Well, at least Bob came through and Whitey didn't get the axe. Poor Gunnar Hellstrom ("The Samurai," "The Running Death"), the show's director up to the accident, wasn't invited back to finish the episode, which Mike Moder completed.

Poor Gunnar was never invited back to helm another episode of West at all. Pity. His work wasn't great, but it wasn't bad.

I guess if the series star almost kills himself during your shoot, the network decides it's Sayonara, baby. Okay, enough about all that. What did you think of the show as a show?

Like Hellstrom: not great, but not bad.

You go first.

It's a nice, fresh puzzlebox for a series that was already repeating itself. In apprehending a prisoner (Plank), West himself is a prisoner (in Epitaph). It's Pettus's "Iron Fist" story again—this time, however, with the nice twist that West is behind enemy lines and always on the run.

It's awfully western. Lots of horses and dust, and Dodge City storefronts and dull sheriffs.

Yeah, but it's done with a certain flair. Lots of gadgets for the home team: the two pulley escapes (Acts II and IV), the little noisemaker and needle (Act I), the exploding medicine wagon (Act IV).

The characters and cast were an uneven bunch.

Maybe, but the good ones really sparkle. Rhoda is fun, and Susan Hart is a hottie. J. J. Johnson as Plank is a perfectly slimy creep. And Si Oakland's Diamond Dave is just right: a perfect balance of comic and menacing heavy.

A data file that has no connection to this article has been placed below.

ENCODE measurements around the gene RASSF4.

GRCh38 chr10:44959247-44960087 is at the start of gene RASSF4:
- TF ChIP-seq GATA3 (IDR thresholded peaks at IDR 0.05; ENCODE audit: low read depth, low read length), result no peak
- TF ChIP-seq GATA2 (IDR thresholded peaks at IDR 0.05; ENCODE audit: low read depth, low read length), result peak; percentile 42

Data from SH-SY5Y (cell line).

I confess that I loved his flicked cigar ash into Artie's upended tambourine. The sound of its landing even stirs the cymbals! But face it: "Hallelujah Harry" is only RM's preacher from "The Bars of Hell," recycled.

No, it's not. He's that preacher crossed with the mangy "jail-breaker" in The Arrow" (Act III). It's Ernest T. Bass in a top hat, and he's a hoot.

When you get down to it, though, the story's premise is pretty lame for the Secret Service's finest.

You're taking it way too seriously. This is a comedy, with just enough suspense thrown in to make it even more fun.

Even I loved the great stunt in the last act: Jimmy George's slide down the trolley from the church window, with Whitey Hughes (or is that a dummy?) on his back. A ballsy gag: the camera angle reveals that there's no mattress below, if anything had gone wrong.

Those stunt-guys were certifiable. You ready to vote?

Yeah. I give it two. It's not that great. Certainly not worth fracturing your skull over.

But it's not that bad! And Conrad nearly died for it! I give it four!

So we meet again halfway: three.

It's a lot of fun, with some dynamite stunts. Be generous. Besides, this season will give us some real chihuahuas.

Three-and-a-half. I have standards, and so should you.